Huerta landed in New York City and boarded a train telling reporters he was going to San Francisco. Instead, on June 27, 1915, Huerta got off the train at Newman, Texas, located sixteen miles north of El Paso off Highway 54, where he met Orozco. The two began plotting a new revolution in Mexico. But officials arrested and charged the two with conspiracy to violate U. S. neutrality laws and took them to Fort Bliss.

Mayor Tom Lea was the attorney for Huerta and Orozco. Both men were freed on bonds and were placed under house arrest because of the border's proximity.

While under house arrest at his sister's closely guarded house in Sunset Heights, Orozco managed to escape with four companions. A posse rode out after him and killed him in the Van Horn Mountains. Three thousand people attended Pascual Orozco's funeral in El Paso at Concordia Cemetery on September 3, 1915. He was buried in the uniform of division general of the Mexican army, and a Mexican flag covered his coffin.

The news of Orozco's death troubled Huerta. His drinking and marijuana smoking increased. In 1916, Dr. M. P. Schuster detected cirrhosis of the liver in Huerta, an alcoholic. He died at 415 West Boulevard (now Yandell) on January 13, 1916.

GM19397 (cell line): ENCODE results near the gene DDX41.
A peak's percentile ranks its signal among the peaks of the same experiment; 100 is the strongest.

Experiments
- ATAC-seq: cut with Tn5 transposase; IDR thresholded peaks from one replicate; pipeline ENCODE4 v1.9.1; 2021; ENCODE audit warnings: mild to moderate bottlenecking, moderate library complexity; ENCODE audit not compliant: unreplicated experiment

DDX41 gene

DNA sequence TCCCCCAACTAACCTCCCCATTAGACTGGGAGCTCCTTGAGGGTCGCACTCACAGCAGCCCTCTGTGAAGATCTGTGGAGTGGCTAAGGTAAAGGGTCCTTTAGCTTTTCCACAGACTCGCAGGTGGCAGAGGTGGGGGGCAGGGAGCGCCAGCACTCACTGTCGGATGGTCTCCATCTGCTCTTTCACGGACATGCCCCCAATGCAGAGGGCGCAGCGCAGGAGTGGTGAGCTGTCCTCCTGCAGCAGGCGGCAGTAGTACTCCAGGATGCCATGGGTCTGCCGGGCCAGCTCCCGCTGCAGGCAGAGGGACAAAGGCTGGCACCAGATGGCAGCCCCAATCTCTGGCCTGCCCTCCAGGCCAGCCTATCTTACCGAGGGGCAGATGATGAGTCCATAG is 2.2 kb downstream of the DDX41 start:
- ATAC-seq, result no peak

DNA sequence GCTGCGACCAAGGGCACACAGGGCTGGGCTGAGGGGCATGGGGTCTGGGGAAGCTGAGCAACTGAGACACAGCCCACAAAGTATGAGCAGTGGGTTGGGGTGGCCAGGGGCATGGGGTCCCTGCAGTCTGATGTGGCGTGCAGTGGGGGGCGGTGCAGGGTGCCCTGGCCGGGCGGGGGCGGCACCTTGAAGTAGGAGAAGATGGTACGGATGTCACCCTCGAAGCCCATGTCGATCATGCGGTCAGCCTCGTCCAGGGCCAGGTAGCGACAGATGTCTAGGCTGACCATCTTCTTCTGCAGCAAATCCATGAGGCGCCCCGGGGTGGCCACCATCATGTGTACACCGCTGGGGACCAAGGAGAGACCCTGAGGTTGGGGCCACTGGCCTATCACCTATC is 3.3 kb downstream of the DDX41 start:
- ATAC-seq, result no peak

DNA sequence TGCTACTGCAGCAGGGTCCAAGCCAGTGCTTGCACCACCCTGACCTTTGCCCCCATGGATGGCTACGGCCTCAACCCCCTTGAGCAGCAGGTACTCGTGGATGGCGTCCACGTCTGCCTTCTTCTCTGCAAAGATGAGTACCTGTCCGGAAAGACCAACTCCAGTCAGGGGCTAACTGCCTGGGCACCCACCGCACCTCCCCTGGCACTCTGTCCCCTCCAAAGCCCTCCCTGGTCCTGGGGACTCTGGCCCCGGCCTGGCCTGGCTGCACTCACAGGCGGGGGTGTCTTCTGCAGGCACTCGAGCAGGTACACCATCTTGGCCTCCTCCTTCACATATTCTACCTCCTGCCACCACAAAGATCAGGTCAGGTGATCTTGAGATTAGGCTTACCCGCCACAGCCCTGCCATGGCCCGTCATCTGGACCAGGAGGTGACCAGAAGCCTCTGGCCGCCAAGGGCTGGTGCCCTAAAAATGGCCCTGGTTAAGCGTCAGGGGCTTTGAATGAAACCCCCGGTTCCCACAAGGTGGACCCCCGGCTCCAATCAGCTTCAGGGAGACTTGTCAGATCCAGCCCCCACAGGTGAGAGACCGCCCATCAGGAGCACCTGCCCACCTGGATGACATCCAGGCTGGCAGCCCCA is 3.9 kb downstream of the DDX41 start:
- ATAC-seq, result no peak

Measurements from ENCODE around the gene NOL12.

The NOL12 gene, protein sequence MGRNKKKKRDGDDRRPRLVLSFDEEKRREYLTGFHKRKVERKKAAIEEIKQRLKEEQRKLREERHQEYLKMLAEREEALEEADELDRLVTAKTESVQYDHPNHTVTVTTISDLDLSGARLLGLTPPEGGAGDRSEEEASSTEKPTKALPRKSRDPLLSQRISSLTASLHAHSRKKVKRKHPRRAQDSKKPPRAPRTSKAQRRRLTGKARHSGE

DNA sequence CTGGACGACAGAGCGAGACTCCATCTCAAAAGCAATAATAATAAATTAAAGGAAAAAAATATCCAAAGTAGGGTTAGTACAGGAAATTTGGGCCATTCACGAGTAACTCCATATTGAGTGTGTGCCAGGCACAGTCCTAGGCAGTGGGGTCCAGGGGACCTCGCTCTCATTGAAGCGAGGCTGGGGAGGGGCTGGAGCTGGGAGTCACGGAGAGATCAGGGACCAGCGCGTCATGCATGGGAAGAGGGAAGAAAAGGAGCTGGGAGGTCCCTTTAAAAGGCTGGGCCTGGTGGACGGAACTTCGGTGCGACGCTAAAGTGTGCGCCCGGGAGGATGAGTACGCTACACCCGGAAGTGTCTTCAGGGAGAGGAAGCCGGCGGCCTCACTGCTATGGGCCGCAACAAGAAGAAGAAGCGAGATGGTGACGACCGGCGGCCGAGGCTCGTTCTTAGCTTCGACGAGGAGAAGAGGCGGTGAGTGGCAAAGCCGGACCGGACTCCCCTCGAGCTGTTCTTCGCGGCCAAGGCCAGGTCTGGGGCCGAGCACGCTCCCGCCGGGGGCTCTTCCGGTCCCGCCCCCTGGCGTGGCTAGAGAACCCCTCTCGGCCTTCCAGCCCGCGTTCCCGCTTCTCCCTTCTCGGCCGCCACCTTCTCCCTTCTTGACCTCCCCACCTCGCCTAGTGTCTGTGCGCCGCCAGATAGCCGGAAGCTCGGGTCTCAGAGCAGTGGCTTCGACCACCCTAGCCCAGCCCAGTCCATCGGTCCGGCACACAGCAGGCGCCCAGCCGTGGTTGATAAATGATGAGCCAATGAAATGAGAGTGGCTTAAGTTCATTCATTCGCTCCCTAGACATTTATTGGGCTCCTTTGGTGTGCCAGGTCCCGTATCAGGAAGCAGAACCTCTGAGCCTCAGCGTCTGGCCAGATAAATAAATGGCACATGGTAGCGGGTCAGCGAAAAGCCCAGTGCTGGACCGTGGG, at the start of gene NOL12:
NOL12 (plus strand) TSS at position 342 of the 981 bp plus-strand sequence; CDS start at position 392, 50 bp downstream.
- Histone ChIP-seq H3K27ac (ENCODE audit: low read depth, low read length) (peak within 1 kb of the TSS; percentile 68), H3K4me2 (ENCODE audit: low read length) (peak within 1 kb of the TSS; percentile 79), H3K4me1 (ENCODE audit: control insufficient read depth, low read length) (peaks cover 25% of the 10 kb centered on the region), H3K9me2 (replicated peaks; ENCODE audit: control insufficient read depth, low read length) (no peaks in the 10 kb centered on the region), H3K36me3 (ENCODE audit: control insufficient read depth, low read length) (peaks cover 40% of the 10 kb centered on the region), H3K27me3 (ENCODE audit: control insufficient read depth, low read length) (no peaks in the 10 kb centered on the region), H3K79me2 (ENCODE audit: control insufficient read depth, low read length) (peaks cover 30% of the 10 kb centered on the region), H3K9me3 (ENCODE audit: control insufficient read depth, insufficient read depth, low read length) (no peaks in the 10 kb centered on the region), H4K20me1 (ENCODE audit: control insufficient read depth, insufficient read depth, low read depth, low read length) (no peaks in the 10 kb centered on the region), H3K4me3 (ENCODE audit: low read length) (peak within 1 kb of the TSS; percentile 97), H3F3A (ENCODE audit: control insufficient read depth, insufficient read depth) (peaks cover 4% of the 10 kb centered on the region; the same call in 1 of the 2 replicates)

Victoriano Huerta was buried next to Pascual Orozco in a vault in Concordia Cemetery. In 1923, Orozco was named a hero and his remains were moved to Chihuahua. Huerta's body was transferred to Evergreen Cemetery in El Paso. The vault where the two men were originally buried still stands in Concordia Cemetery. Many still consider Huerta a traitor to Mexico.

The first battle for Juárez excited El Pasoans, but the effects of the Mexican Revolution on this border city were just beginning. Pancho Villa and other rebels waged war for years, and Villa even attacked the United States. Juárez would change hands six times during the Revolution. Three-fourths of the Juárez population moved to El Paso. Mexican migration to the United States between 1910 and 1929 totaled almost 700,000. Some refugees returned to Juárez or to other cities after the Revolution ended, but most stayed in El Paso to build and form El Paso's Hispanic heritage.